Cathedral Valley is part of Capitol Reef National Park, which is one of Utah's geological crown jewels. Located to the east of Waterpocket Fold, the Valley is reached by traveling all or part of a 60 mile dirt road which makes a loop through amazing badlands and high desert landscapes. As the road is not regularly maintained, a high clearance vehicle is a necessity. And although four wheel drive is not required, like many Utah backways there are times when the road will be impassable due to storms.
There are a few different ways to access the loop road, with the main one being the River Ford, found 11.5 miles east of the Park Visitor Center on Utah Highway 24. The road is so named because it crosses the relatively shallow Fremont River soon after leaving the highway. This passage of the river may not be possible due to runoff from spring snowmelt or when thunderstorms drop heavy rain across the high country, so visitors should be prepared to use an alternate way in.
My preferred route departs Utah Highway 24 just west of the hamlet of Caineville. Called the Caineville Wash Road on maps, the turnoff to the north is not well signed, and anyone unfamiliar with the area should get good directions before attempting to locate this approach.
At first the road parallels the normally dry wash for which it is named, with North Caineville Mesa looming high on the east and the southern end of Caineville Reef rising to the west. Soon the path begins a climb through colorful bentonite clay hills before emerging onto a cap of sandstone covering the reef. The bentonite layer is a remnant of fine volcanic ash and silt deposited in swamps during the Jurassic era, and when wet forms a greasy, gummy material that renders even four wheel drive useless.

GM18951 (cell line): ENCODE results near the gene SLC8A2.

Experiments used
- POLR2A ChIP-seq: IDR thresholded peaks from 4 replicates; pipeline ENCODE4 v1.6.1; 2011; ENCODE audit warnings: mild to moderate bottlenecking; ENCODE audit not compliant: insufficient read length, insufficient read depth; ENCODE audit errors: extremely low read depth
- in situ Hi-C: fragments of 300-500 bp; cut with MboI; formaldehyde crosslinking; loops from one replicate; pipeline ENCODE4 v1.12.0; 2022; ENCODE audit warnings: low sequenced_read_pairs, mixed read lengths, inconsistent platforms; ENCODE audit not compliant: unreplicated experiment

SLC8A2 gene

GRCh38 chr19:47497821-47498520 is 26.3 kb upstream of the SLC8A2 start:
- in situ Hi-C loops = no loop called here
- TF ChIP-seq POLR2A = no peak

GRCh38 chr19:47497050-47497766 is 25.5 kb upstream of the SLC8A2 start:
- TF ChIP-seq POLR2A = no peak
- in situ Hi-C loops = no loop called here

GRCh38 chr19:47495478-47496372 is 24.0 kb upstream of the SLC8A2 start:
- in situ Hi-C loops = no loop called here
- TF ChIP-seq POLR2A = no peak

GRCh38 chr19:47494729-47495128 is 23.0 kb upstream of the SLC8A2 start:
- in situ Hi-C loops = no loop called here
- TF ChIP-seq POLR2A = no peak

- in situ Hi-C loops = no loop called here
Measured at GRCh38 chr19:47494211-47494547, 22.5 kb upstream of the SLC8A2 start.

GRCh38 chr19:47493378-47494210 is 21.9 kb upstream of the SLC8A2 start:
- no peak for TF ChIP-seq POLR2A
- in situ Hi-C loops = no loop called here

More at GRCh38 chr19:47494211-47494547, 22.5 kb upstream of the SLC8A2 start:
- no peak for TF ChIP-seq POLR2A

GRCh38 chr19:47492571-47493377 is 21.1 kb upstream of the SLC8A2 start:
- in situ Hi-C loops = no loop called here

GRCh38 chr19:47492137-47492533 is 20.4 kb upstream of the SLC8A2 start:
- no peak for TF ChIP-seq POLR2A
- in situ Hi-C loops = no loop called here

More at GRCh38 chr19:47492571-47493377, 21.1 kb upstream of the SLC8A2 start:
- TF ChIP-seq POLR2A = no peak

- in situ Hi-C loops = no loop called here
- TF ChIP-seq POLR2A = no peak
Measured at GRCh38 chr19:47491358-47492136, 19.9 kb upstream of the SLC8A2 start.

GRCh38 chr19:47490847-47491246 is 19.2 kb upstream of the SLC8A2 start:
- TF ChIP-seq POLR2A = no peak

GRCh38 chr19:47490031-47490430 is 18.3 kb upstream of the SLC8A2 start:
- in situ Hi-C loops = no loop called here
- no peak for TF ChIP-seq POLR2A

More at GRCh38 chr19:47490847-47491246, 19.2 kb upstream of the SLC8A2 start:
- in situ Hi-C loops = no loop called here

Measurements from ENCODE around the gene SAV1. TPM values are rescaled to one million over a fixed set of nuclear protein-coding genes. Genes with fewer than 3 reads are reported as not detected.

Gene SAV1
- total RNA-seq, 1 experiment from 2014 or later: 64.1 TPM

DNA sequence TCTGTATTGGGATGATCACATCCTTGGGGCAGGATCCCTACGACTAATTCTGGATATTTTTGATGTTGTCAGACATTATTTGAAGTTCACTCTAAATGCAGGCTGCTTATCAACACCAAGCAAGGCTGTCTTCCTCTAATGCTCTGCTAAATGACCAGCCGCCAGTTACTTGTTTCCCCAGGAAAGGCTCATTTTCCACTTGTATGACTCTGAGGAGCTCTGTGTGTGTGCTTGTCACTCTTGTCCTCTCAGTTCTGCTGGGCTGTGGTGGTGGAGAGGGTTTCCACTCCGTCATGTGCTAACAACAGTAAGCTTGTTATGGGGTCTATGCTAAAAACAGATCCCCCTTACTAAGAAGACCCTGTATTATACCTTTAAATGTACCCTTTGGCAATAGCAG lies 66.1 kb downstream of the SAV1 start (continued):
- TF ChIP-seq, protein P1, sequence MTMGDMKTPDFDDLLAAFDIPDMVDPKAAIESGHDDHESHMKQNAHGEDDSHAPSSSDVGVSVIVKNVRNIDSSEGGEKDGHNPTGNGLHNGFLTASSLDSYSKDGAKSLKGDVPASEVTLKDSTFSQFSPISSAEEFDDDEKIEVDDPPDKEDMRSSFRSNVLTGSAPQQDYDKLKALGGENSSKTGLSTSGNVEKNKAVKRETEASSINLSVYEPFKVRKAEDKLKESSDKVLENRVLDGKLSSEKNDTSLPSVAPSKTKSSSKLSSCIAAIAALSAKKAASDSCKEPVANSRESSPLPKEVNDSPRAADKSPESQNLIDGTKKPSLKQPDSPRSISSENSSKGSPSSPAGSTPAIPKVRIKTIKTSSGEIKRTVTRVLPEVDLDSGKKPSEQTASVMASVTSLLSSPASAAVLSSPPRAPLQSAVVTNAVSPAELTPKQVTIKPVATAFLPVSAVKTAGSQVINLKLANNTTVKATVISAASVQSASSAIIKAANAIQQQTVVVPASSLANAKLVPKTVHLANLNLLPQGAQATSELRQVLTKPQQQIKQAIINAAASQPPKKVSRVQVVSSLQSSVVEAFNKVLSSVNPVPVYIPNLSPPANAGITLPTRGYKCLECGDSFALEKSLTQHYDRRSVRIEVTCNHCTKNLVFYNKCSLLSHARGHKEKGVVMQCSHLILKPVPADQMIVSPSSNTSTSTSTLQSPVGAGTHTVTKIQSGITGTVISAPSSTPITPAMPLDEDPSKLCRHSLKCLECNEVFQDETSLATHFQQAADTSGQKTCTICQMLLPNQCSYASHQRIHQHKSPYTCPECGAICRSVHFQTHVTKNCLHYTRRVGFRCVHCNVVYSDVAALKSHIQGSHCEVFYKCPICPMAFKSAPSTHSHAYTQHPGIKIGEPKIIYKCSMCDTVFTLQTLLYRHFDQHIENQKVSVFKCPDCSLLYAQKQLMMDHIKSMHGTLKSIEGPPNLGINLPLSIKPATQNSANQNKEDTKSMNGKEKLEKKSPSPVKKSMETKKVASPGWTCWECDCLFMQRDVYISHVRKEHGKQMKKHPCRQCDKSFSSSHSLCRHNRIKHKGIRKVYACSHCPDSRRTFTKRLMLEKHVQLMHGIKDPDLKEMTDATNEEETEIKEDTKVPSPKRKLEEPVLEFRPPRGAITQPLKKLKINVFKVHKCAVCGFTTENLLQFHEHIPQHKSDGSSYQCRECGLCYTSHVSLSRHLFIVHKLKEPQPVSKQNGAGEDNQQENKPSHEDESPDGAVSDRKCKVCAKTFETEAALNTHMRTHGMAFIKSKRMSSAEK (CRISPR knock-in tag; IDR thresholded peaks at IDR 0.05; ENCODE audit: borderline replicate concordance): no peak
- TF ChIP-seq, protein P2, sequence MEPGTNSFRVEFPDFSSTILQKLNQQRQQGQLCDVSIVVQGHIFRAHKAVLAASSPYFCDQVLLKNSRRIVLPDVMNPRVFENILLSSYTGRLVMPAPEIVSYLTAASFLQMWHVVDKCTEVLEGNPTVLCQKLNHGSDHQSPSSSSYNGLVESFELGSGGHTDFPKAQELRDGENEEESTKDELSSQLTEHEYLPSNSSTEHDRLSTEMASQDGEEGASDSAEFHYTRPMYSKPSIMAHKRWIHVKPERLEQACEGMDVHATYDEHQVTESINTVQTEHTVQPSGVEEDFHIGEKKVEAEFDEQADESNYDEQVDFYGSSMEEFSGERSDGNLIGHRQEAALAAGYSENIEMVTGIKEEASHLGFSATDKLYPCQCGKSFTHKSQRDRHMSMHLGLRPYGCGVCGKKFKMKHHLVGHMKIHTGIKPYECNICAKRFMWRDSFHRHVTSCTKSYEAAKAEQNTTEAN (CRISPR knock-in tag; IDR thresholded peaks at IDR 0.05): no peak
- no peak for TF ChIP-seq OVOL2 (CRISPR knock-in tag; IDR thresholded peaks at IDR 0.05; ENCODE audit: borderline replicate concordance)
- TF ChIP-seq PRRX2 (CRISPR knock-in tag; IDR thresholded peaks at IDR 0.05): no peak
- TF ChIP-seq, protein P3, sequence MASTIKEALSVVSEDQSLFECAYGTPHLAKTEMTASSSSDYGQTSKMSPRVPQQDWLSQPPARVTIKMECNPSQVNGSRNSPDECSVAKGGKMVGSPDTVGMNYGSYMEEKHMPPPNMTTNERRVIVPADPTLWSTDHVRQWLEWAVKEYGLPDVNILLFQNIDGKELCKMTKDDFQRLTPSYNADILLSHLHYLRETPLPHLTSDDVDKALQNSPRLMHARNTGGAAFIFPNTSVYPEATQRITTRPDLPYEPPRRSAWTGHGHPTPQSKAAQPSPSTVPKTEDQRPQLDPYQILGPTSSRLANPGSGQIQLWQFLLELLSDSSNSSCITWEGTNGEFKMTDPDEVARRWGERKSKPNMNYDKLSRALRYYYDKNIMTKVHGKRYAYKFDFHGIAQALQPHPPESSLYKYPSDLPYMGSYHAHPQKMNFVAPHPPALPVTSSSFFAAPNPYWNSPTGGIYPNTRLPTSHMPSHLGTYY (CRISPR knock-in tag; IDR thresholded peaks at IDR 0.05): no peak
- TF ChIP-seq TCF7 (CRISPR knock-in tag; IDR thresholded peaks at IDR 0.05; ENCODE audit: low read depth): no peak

As the road climbs out of the valley, views of the surrounding area improve, with the panorama of North Caineville Mesa, the Henry Mountains, Waterpocket Fold, and Factory Butte all rising above the horizon.
Reaching the apex of the reef the road begins to head westward where classic badland hills of clay and silt dominate the foreground, and the road winds in and out of countless small drainages.
Beyond the tortured geography of the reef the road becomes less rocky and more level, although now sandy and with frequent dry wash crossings. Ahead lies the escarpment of Entrada sandstone which birthed many of the monoliths of the Valley. Higher still on the horizon are Boulder and Thousand Lake Mountain, where lofty forest clad plateaus collect abundant amounts of winter snow to feed rivers and springs.
The rolling badlands soon give way to sharply vertical walls carved into fluted columns. The fine grained Entrada sandstone erodes easily and is quickly removed by wind and water, so little or no talus slopes form at the base. As a result the sheer formations rise abruptly from the desert floor, seemingly thrust straight up from the earth's interior. Early anglo explorers noted the unique resemblance to the Gothic architecture of Europe, hence the name Cathedral Valley.